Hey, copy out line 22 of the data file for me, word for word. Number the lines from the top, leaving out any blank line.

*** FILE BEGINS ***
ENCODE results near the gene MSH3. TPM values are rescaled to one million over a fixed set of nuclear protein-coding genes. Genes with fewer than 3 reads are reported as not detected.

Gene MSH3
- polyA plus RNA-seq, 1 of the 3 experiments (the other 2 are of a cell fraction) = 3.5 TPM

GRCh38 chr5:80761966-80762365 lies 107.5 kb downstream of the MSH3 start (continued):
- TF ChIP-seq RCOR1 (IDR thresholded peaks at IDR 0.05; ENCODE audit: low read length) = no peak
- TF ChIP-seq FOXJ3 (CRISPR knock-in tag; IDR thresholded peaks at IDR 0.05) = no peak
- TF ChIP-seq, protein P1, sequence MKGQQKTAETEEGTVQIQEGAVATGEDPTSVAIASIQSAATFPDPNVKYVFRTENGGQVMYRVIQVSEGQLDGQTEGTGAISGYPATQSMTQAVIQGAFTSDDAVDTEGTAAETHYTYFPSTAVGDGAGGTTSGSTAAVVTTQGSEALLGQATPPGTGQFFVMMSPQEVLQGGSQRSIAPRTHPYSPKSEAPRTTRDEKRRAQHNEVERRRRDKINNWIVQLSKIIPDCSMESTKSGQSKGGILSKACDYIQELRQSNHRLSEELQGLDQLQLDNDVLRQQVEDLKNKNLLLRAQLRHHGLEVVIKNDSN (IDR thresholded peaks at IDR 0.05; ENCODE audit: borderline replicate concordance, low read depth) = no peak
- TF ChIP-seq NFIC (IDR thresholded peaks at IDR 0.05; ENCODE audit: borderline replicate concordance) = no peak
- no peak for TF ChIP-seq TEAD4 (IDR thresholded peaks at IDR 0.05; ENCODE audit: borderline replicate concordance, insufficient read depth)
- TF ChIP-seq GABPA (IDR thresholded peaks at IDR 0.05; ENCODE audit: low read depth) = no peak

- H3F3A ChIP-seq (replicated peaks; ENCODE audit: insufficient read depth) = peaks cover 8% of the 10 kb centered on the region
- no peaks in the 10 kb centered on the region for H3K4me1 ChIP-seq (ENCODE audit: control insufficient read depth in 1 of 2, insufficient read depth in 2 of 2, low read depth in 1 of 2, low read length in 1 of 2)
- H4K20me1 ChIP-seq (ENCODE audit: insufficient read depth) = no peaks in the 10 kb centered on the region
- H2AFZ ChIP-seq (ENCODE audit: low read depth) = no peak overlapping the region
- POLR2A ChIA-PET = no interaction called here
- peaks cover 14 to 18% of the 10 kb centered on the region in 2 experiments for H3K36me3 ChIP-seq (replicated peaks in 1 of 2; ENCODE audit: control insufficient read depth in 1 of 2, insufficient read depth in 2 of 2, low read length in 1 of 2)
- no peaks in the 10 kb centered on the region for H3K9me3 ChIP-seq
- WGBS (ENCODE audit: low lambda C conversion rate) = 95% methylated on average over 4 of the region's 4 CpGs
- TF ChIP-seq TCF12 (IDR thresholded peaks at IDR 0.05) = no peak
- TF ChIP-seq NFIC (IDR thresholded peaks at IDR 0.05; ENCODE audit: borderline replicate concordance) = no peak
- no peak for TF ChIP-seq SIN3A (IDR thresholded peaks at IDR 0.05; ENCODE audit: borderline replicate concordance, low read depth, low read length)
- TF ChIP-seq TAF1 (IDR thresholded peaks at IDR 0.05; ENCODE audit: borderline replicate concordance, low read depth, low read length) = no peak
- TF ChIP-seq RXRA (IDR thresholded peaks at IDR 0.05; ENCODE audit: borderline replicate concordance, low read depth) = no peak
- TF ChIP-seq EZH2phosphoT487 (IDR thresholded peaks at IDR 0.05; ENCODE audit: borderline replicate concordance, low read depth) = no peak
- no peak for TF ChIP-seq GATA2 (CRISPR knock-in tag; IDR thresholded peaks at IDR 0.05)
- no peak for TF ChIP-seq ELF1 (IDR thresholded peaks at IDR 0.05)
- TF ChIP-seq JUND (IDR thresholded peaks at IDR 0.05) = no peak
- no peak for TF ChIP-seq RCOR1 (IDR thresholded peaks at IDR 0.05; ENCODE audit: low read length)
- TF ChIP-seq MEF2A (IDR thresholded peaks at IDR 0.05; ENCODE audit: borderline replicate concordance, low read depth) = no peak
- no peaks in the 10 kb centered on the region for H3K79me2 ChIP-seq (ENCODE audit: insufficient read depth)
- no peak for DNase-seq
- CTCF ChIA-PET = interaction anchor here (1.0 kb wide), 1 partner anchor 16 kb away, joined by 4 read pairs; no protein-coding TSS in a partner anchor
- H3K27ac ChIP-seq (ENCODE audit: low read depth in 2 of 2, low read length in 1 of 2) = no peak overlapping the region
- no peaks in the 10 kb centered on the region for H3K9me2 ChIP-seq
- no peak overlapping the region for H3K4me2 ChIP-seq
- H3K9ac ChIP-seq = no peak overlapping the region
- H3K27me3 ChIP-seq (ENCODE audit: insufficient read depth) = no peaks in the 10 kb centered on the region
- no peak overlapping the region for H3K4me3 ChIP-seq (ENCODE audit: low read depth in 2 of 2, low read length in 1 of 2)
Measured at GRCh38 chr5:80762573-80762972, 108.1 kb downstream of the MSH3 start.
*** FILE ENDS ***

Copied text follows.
- TF ChIP-seq TAF1 (IDR thresholded peaks at IDR 0.05; ENCODE audit: borderline replicate concordance, low read depth, low read length) = no peak